One for the Record
There is no question that umpire Jim Joyce made a bad call in the game that cost Detroit pitcher Armando Galarraga a perfect game. But umpiring, and bad calls, have always been a part of baseball.
How many times in the history of major league baseball has a game been decided by an incorrect call by an umpire? To my knowledge, none of these calls were reversed, even with the outcome of the game at stake.
We teach our youth that baseball is a team sport, and the importance of personal records ranks somewhere below team performance and sportsmanship. How do we justify making the demand for a precedent-setting reversal in this case, when the only thing at stake (albeit a very big one) is the personal record of a perfect game?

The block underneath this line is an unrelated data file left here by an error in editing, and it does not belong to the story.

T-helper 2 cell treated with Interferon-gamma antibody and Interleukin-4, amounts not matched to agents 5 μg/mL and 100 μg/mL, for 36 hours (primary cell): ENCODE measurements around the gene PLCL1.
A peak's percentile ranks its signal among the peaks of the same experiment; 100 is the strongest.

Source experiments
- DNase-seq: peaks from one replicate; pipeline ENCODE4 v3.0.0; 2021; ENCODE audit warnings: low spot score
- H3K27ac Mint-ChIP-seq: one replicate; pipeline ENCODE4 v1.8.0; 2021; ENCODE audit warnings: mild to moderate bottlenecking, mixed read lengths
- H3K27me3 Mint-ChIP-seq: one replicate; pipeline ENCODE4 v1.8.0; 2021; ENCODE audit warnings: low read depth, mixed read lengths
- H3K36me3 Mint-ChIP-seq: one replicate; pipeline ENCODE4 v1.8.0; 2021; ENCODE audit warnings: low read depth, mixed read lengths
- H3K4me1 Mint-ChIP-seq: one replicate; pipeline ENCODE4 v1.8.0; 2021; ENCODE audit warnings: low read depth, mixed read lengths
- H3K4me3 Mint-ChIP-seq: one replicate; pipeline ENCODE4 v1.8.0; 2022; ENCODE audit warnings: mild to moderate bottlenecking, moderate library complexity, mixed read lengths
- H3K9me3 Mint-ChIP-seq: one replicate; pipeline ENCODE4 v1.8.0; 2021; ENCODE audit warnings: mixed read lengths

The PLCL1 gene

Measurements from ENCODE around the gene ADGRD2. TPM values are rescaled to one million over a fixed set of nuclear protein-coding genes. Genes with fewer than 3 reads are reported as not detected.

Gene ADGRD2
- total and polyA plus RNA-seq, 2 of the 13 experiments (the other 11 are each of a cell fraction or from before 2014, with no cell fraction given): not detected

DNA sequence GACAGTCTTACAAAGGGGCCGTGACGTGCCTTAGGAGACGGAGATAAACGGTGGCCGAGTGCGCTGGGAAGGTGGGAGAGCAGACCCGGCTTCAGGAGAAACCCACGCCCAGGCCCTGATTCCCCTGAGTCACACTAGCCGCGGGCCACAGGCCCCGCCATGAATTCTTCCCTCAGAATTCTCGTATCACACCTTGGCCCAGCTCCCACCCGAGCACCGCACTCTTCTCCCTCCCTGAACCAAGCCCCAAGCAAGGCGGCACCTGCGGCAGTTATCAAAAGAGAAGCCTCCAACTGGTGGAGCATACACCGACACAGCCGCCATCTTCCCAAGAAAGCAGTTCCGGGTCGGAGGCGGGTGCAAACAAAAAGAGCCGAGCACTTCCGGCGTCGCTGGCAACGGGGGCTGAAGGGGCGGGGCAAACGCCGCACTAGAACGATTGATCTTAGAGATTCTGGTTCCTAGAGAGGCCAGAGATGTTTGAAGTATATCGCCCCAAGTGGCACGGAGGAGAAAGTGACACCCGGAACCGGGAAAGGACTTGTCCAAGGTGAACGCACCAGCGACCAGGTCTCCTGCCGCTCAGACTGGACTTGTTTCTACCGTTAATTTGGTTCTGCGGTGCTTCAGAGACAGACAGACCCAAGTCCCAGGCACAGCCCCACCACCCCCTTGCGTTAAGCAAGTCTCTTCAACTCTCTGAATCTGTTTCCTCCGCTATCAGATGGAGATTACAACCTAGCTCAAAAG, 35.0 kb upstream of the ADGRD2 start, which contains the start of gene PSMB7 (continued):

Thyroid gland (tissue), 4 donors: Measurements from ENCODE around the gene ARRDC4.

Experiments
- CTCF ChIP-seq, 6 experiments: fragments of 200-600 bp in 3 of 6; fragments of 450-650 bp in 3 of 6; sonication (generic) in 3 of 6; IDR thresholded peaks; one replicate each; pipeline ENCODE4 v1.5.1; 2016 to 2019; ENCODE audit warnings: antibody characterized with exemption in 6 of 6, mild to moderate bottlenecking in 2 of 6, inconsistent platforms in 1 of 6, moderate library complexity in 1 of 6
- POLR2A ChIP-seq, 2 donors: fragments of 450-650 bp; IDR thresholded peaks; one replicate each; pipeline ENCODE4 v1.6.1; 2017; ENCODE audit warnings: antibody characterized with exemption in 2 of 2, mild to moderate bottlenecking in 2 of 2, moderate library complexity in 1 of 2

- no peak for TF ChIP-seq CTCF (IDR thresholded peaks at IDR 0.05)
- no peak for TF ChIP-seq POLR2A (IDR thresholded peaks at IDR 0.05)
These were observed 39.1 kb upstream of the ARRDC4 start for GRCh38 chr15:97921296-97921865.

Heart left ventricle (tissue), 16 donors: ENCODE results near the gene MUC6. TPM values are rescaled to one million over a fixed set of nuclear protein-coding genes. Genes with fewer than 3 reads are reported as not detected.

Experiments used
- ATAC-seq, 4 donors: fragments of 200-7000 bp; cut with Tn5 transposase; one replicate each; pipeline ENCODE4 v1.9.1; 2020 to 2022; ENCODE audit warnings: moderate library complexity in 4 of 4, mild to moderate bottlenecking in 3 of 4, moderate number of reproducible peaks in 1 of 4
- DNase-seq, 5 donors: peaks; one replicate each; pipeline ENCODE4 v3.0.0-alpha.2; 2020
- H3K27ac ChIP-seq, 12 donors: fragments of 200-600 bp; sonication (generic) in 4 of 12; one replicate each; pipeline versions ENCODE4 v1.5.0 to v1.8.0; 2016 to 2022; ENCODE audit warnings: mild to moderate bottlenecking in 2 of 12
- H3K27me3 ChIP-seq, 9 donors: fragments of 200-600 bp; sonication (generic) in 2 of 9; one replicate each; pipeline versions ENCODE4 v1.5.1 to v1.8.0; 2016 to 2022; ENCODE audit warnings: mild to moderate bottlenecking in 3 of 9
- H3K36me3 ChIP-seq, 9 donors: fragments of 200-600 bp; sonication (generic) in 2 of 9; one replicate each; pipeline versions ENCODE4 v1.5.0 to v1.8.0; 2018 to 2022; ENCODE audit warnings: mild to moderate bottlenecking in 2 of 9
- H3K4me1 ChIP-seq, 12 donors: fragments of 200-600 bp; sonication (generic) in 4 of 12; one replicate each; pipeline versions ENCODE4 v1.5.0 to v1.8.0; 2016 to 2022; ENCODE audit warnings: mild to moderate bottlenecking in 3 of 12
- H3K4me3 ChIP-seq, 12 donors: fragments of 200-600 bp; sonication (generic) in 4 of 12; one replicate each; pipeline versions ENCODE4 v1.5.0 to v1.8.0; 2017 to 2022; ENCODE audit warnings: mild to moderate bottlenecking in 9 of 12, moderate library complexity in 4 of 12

If Commissioner Bud Selig reverses this call, Galarraga will go down in history as the pitcher who was awarded a perfect game by a controversial and unprecedented decision by the commissioner to overturn an umpire’s call.
As it stands now, Galarraga will forever be remembered as the pitcher who threw a perfect game that is not listed in the record books as such. More importantly, he will be remembered as the man who handled this injustice with a grace, dignity and sportsmanship rarely seen in modern professional sports.
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